This edited volume reviews the conflict between economic prescriptions for improved education in the developing world and local cultures. Among the issues reviewed are: conceptions of culture and economics in development and education literature, economic considerations of school systems to promote cultural goals, the differentiation of schools from other sites of cultural reproduction, learning experiences of various cultural groups, and the cross-cultural work of development agencies.
"This volume serves as a forum for many contrasting perspectives. As one might expect from such a wide-ranging and inclusive collection, the quality of the contribution is not consistent, but the vast majority make thought-provoking reading; many are very insightful and interesting and there are a few true gems. The individual chapters are useful on specific topics and are rich in empirical examples from nearly every part of the world, while the book as a whole opens up these important themes and fills a gap in the field. The book has immediately joined the reading list on modules on Birmingham's International Education Management and Policy Med programme and will no doubt be used similarly elsewhere; it will prove invaluable to researchers and research students alike." -- Comparative Education, Volume 38, No. 1, 2002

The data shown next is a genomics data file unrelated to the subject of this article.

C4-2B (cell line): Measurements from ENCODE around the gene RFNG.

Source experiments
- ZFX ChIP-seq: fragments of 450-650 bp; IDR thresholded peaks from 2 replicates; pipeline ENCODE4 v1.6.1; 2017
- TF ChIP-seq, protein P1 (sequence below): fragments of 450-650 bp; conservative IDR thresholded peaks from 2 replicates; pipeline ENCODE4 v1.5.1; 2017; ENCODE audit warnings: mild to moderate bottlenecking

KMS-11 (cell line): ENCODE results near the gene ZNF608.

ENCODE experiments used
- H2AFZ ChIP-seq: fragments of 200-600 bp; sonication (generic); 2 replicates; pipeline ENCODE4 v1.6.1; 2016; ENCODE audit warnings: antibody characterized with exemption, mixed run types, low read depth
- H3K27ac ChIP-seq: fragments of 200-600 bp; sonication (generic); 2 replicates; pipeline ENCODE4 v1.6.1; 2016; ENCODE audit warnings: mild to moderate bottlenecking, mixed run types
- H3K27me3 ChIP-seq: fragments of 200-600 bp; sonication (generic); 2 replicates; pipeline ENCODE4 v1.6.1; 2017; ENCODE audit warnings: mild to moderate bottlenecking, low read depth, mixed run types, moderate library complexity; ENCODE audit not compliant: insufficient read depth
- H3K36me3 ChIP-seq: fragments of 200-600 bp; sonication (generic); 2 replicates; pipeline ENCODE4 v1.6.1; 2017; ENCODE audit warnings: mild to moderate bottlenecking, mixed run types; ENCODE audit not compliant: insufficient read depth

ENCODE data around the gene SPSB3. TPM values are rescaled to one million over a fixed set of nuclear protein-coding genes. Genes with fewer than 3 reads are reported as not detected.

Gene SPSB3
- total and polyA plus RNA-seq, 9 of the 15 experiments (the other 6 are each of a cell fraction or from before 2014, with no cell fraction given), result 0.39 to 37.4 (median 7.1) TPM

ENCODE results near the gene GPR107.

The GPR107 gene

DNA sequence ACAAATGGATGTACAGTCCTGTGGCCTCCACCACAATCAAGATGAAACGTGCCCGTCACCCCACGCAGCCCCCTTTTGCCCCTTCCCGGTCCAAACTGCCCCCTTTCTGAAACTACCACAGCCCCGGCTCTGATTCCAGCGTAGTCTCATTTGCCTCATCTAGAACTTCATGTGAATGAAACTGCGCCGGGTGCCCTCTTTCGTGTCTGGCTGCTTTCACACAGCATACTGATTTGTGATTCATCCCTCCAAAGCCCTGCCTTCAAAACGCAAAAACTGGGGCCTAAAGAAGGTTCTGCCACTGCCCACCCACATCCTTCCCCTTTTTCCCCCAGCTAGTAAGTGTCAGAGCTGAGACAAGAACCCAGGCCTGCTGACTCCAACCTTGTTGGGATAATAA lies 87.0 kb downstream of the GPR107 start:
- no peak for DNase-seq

"The collection edited by Leach and Little contributes new insights into the many-faceted and subtle influences of culture on the learning and the educational processes of people. In so doing, it offers examples of the misreadings possible from economic analyses and provides clear insights into the limitations of proposed economic solutions. This book provides strong new challenges to the single international development agenda and the single model of education dominating the prescriptions of international agencies and the mimetic policies of national governments." -- Comparative Education Review, November 2001